maaleh adumim 248.88.
(photo credit: AP)
Peace Now charged on Wednesday that pressure exerted on the State Attorney's Office by politicians, including Justice Minister Yaakov Neeman, had caused it to suddenly change its approach to illegal construction by Jewish settlers in the West Bank.
The organization was referring to the state's reply to a petition it filed regarding the illegal construction of 15 permanent houses in the settlement of Kiryat Netafim, west of Ariel.
Peace Now charged that the buildings were constructed without permits on land partly owned by the state and partly owned by Palestinians.
It called on the High Court of Justice to order the state to halt the illegal construction and destroy the houses.
In the meantime, it asked the court to issue an interim injunction to stop all construction while the petition was being heard and to prevent settlers from moving into the buildings.
The state objected to the petitioner's request for an interim injunction even though it informed the High Court that the construction was illegal. In its response, it said that planning supervision and enforcement procedures had been initiated by the Civil Administration against 14 of the 15 houses and that the matter would be discussed soon at a meting of the subcommittee on supervision of the Supreme Planning Council.
Since the authorities were taking action regarding the illegal construction, there was no need for the court to issue an interim injunction, the state argued.
The director-general of Peace Now, Yariv Oppenheimer, wrote to Attorney-General Menahem Mazuz saying he was shocked not only that the state had opposed an interim injunction but that it had also not committed itself to issuing orders to stop construction and demolish the buildings, even though it admitted they were illegal.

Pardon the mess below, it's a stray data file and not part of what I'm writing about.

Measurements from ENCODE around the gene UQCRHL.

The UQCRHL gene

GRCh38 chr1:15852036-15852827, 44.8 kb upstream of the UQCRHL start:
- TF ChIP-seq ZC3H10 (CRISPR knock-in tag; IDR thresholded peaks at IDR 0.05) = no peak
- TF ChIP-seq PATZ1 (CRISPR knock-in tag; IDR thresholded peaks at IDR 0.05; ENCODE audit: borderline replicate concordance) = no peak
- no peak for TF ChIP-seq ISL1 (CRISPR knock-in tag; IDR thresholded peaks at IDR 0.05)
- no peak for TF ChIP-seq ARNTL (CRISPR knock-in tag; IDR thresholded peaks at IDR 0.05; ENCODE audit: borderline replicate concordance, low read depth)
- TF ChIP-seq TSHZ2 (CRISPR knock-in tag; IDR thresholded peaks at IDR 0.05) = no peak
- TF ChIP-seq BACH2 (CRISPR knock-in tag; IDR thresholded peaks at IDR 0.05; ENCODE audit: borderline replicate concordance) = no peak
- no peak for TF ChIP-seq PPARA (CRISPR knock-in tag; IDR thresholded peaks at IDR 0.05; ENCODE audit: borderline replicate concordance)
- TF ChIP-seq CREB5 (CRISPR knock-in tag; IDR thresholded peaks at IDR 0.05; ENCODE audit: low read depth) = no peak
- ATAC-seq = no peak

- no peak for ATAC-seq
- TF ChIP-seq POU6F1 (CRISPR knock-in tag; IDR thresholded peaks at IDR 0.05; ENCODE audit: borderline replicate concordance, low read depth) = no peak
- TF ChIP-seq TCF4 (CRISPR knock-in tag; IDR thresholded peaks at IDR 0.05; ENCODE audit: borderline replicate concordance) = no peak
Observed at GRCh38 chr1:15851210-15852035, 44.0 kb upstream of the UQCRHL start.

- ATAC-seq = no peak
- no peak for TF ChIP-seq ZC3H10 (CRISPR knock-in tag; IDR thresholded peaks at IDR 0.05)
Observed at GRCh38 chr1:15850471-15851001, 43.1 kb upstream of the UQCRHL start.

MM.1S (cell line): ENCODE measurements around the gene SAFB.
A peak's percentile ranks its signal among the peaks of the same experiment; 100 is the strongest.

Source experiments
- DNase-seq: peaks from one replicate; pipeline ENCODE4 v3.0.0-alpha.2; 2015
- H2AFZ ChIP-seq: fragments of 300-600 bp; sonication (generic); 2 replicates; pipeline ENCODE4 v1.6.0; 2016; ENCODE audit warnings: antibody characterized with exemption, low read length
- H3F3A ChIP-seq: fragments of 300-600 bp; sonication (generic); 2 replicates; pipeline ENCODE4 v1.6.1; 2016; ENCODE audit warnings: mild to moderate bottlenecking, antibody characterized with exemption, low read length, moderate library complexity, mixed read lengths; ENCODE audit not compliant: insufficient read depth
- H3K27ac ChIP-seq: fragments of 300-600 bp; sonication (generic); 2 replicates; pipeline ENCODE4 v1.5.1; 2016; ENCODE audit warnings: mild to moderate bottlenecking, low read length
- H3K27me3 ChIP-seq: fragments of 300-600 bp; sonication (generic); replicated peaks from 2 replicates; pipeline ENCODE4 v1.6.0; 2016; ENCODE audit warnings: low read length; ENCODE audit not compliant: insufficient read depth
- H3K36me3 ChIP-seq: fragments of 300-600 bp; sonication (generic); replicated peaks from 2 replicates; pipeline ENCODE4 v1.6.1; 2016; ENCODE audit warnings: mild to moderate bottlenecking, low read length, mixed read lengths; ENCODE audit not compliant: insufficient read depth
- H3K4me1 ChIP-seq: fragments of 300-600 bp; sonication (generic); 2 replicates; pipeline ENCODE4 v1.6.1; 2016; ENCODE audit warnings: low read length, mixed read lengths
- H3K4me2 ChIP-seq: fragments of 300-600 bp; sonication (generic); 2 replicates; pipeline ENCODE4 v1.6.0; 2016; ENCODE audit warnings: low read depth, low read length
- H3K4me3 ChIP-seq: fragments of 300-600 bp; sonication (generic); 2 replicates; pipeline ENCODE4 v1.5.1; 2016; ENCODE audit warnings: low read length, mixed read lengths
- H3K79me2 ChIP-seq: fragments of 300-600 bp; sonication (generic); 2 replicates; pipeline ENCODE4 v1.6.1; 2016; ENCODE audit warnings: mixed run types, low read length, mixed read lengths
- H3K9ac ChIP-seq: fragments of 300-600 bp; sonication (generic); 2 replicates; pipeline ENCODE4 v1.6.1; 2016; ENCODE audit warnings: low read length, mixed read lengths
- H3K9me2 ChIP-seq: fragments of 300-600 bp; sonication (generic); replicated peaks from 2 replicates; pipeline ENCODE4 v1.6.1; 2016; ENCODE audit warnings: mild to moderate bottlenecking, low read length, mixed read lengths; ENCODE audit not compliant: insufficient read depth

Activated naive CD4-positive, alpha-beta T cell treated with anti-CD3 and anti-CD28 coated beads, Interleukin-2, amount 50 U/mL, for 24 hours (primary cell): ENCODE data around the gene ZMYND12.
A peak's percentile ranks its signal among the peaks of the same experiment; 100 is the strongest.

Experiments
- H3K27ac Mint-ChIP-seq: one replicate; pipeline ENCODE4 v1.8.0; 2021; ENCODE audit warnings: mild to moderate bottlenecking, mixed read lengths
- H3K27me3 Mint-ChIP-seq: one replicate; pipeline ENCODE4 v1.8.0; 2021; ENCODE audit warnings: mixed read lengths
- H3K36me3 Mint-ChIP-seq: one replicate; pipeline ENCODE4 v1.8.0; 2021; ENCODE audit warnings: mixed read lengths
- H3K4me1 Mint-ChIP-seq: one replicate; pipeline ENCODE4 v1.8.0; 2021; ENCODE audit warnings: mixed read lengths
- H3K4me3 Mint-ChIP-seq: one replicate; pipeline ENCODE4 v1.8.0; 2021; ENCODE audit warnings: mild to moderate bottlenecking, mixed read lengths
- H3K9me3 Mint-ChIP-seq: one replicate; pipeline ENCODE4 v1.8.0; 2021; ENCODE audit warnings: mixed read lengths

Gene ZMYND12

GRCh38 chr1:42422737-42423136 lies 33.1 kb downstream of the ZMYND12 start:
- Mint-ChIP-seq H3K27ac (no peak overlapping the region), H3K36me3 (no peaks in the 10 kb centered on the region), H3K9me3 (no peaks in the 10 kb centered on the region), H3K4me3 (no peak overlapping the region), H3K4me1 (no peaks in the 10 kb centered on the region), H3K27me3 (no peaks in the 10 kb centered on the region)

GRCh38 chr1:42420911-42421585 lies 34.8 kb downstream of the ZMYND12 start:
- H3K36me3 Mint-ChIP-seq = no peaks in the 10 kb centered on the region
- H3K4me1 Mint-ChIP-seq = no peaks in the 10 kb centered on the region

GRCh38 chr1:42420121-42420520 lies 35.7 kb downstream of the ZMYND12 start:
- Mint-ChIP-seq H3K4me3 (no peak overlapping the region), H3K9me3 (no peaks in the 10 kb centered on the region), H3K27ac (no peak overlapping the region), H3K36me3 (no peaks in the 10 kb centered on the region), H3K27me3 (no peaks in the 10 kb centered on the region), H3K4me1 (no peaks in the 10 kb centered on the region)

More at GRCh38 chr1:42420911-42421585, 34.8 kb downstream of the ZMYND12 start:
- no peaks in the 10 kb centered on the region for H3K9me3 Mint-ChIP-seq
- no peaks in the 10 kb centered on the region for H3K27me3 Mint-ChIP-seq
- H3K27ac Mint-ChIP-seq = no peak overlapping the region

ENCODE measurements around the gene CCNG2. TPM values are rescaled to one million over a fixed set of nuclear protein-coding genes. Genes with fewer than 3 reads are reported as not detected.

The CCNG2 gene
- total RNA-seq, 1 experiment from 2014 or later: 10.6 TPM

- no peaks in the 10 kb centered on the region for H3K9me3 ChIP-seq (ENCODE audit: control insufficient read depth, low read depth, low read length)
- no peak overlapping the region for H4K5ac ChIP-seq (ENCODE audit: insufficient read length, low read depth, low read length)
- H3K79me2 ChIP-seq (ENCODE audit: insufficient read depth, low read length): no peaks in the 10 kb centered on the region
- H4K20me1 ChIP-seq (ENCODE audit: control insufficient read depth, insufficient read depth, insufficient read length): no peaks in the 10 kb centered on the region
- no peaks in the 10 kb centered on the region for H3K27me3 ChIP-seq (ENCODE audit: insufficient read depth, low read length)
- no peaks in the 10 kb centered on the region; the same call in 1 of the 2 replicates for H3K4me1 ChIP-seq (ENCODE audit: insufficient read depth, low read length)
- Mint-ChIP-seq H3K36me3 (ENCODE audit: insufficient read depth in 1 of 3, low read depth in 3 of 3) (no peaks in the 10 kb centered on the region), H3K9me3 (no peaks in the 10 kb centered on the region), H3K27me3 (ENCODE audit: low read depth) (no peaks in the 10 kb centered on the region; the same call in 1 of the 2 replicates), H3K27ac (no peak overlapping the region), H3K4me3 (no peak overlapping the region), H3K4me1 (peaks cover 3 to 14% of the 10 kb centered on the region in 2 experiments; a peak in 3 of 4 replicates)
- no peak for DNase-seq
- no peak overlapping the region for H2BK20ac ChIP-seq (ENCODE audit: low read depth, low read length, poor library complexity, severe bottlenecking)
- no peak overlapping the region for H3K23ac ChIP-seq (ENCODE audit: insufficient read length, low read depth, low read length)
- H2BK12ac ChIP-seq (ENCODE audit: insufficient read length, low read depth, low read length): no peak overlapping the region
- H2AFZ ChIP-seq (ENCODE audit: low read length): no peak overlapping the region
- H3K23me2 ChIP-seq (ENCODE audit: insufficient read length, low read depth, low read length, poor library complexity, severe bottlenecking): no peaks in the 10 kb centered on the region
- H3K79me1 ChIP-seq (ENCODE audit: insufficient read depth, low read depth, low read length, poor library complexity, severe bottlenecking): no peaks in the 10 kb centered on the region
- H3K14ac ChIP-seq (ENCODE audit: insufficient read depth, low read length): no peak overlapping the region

"In similar circumstances in the past, when High Court petitions were filed against illegal construction in the West Bank, the State Attorney's Office did not hesitate to determine that illegal construction necessitated the issuing of stop-work orders and, at the same time, the issuing of an interim injunction by the court."
Oppenheimer blamed the change in the State Attorney's position on political pressure. "We take a grave view of any attempt by the political echelon, senior as it may be, to influence the policy of the rule of law in Israel and force law enforcement bodies, including the State Attorney's Office, to change their position in accordance with political ideology," he wrote.
Meanwhile, the state on Wednesday also opposed a request by the head of the village council of Kfar Akeb, Ali Barkat, and the Yesh Din organization for an interim injunction regarding the illegal construction of 12 homes, and earth preparations for more housing, by Jewish settlers north of the settlement of Kochav Ya'acov, on land which the petitioners maintain is privately owned by Palestinians.
The petitioners asked the court to order the state to prevent the settlers from continuing to build and to demolish the illegal housing.
They also asked for an interim injunction to be in force until the court gave a final ruling on the petition.
Once again, the state acknowledged that the construction was illegal and said it had issued stop-work orders and that it would consider the possibility of issuing demolition orders. Furthermore, it had also declared the area of the construction a closed military zone. Despite the order, Jewish families are living in all 12 houses.
The state added that there was no reason for the court to issue an interim injunction since it was already taking action against the alleged lawbreakers.
The State Attorney's new policy was evident not only in it objection to the requests for interim injunctions in both petitions, but also by the fact that for the first time since petitions have been filed against illegal construction, particularly on land allegedly belonging to Palestinians, the state did not mention who owned the land.